Correspondence with Alphonse de Candolle 139
de parents inconnus et tres varies. Je ne sais ce qu'on pourrait conclure de leurs aptitudes. Rousseau avait mis ses enfants a 1'hSpital. On s'est demande s'ils 4taient devenus quelquechose. Je crois qu'ils sont morts jeune vu les conditions detestables des anciens hopitaux de Paris.
Je vous serai fort oblige de m'envoyer l'article de Fraser's Magazine dont vous me parlez, de meme que de toute redaction avec ou sans critique de mon travail que vous auriez la bonne de publier. En attendant je vous prie de me croire, Monsieur, votre tres devoue collegue,
ALPH. DE CANDOLLE.
P.S. J'ai fait achever par le libraire un exemplaire de mon livre a la Societe Royale. J'espere qu'il est parvenu.
42, RUTLAND GATE, LONDON. May 7/73
MY DEAR SIR, It gave me much pleasure to receive your letter. I assure you I feel like yourself, that the subjects on which we differ are altogether subordinate to the common interest we have in arriving at the truth on the same line of inquiry. My article in the Fortnightly was much shorter than I should have liked to have made it, but there was a difficulty about space and I crammed all I could in what was given to my disposal.
Of the many topics in your work left unnoticed I regretted much not being able to speak of your most just criticism of the misuse of the word 'Nature.' For my part, I will never offend again unless through a slip of the pen. Your work has been read by many of my scientific friends here, and a passage in it prompted one of the most effective parts of by far the most effective speech,-that of Dr Lyon Playfair,-in the recent Parliamentary debate upon Irish University Education. The debate, as perhaps you may have seen, was one of extreme importance to the future of science in Ireland, and the question was how far it should be submitted to or emancipated from Catholic control. Lyon Playfair quoted the effect of Calvinism in Geneva on science, during the time of its ascendancy in wholly suppressing it, which was shown by the immediate start made by science as soon as the strict dogmatic influence began to wane. He spoke with excellent effect and success, and I know that he derived at least that part of his argument from you, because. I had myself directed his attention to your work previously as having a direct bearing on his then proposed speech.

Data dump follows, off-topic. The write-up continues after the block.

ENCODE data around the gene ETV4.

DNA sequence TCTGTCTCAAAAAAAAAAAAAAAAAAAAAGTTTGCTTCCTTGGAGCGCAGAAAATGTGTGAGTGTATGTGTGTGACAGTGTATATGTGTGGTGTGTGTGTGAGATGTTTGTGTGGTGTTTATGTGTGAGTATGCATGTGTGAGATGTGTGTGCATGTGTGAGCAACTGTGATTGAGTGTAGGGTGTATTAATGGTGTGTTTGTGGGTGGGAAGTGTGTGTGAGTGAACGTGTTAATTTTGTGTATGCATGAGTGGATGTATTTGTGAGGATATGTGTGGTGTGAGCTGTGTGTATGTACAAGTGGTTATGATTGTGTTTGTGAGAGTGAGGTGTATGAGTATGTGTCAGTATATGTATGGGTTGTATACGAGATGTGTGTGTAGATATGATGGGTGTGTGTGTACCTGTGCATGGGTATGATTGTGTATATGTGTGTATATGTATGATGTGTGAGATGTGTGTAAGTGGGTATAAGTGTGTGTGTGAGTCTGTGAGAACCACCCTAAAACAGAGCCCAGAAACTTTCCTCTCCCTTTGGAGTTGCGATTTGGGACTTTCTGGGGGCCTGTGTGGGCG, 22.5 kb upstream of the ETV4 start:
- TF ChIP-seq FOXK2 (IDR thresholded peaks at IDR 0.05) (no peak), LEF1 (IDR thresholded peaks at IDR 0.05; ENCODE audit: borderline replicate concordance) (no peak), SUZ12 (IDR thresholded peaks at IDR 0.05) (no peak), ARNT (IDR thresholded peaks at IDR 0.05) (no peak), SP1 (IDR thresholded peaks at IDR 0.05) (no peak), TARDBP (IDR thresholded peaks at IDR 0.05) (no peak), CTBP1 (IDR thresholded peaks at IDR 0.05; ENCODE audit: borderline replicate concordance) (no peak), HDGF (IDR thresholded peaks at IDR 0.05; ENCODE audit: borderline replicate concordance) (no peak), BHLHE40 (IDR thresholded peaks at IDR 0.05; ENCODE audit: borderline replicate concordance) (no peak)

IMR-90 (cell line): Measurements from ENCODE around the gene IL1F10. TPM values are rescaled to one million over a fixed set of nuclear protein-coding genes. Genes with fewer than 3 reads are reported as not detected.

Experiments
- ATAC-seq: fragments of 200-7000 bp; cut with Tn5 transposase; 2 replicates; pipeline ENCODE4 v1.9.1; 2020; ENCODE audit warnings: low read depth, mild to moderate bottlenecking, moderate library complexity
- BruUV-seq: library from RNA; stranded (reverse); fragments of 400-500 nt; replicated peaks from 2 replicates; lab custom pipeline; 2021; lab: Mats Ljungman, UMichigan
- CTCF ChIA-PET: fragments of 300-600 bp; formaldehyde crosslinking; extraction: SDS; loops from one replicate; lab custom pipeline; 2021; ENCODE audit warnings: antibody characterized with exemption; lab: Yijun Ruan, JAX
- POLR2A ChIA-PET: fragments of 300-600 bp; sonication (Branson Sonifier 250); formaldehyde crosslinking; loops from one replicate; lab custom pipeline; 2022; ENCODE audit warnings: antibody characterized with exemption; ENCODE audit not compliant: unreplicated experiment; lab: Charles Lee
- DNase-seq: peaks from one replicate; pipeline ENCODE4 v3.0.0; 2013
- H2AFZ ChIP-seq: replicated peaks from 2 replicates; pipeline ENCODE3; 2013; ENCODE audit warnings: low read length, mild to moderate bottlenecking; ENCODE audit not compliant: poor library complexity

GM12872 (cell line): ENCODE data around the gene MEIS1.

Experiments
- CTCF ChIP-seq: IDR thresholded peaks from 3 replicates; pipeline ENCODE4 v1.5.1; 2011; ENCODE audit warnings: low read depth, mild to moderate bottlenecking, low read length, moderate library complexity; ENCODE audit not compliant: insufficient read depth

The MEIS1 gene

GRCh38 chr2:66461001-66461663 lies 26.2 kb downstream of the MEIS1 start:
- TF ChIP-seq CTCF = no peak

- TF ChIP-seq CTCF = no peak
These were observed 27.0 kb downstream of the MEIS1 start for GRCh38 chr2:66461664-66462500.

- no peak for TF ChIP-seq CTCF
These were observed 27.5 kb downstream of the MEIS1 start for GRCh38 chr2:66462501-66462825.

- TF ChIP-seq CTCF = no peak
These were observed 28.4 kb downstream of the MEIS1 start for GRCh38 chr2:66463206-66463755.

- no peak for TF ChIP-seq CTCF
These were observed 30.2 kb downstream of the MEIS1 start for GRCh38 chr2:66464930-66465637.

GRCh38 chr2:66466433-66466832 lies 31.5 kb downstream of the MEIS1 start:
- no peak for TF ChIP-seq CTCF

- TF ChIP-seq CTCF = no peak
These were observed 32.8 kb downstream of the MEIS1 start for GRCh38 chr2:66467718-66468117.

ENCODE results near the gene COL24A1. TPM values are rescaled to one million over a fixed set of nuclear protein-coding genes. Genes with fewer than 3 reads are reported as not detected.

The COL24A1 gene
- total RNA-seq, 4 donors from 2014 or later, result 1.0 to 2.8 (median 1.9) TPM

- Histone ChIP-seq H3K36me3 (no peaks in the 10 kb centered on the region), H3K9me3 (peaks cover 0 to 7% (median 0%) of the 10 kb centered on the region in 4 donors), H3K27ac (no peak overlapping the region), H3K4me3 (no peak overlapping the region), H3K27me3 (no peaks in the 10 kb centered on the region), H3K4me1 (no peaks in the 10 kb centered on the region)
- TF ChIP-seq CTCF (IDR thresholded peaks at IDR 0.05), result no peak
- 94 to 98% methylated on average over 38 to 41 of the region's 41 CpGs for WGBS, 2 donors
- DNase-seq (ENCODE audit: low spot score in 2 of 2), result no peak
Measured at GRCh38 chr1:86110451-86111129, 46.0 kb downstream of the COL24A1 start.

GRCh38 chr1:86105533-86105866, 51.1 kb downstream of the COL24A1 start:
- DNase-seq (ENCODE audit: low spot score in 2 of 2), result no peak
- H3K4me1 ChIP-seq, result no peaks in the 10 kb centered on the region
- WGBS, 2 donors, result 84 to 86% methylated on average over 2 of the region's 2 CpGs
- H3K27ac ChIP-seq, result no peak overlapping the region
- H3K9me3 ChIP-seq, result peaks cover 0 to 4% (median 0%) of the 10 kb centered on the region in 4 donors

Thank you for your interesting fact about impregnation under the effect of alcoholism. One of course needs many such facts and it occurs to me that perhaps some direct experiment might be made, say with white mice, which breed very frequently and largely, are easily reared and cheap to keep. The he-mouse might be fed on some suitable narcotic stimulant before being put in with the female. I have no idea what stimulant would be suitable, one would have to try cannabis sativa, belladonna, opium, etc. A strong instance (if accurately recorded) of alcoholism combined both with the evil influences Qf close interbreeding and of old age on the part of one of the parents, in producing no bad effect on the offspring, is that of Lot and his daughters (Genesis xix. 31).
You are good enough to remark on my views about improving the human breed, showing the difficulty of detecting and of discovering defects which families scrupulously conceal. But then on the other hand, it must be borne in mind that my primary object is not to deter the bad from, but to encourage the good breeds in, making early marriages. Those who are conscious of being of a good stock would court inquiry, for by having a warranty they would be advantaged. People take such extraordinary pains to found families that they could easily be taught the importance of marrying their sons and daughters to persons likely to cooperate in begetting children capable of supporting the dignity of the family. Hence youths having warranties would be sought after far more than the same persons are sought after now. After many generations, the absence of a warranty would look suspicious.-Encouragement of the best is the surest and safest way of discouraging the inferior. We are such a set of mongrels that except in extreme cases we should not be justified in 'banning' any marriage. All we can say is, that some marriages are more hopeful than others. I therefore go no further at present, than urging that hopeful marriage should be encouraged.
If an autumn's tour should take me to Geneva, I trust you will not think it a liberty if I do myself the pleasure of seeking your personal acquaintance, with a view to some conversation on the many subjects in which we have a strong common interest.
Believe me very faithfully yours, FRANCIS GALTON.
To M. ALPHONSE DE CANDOLLE.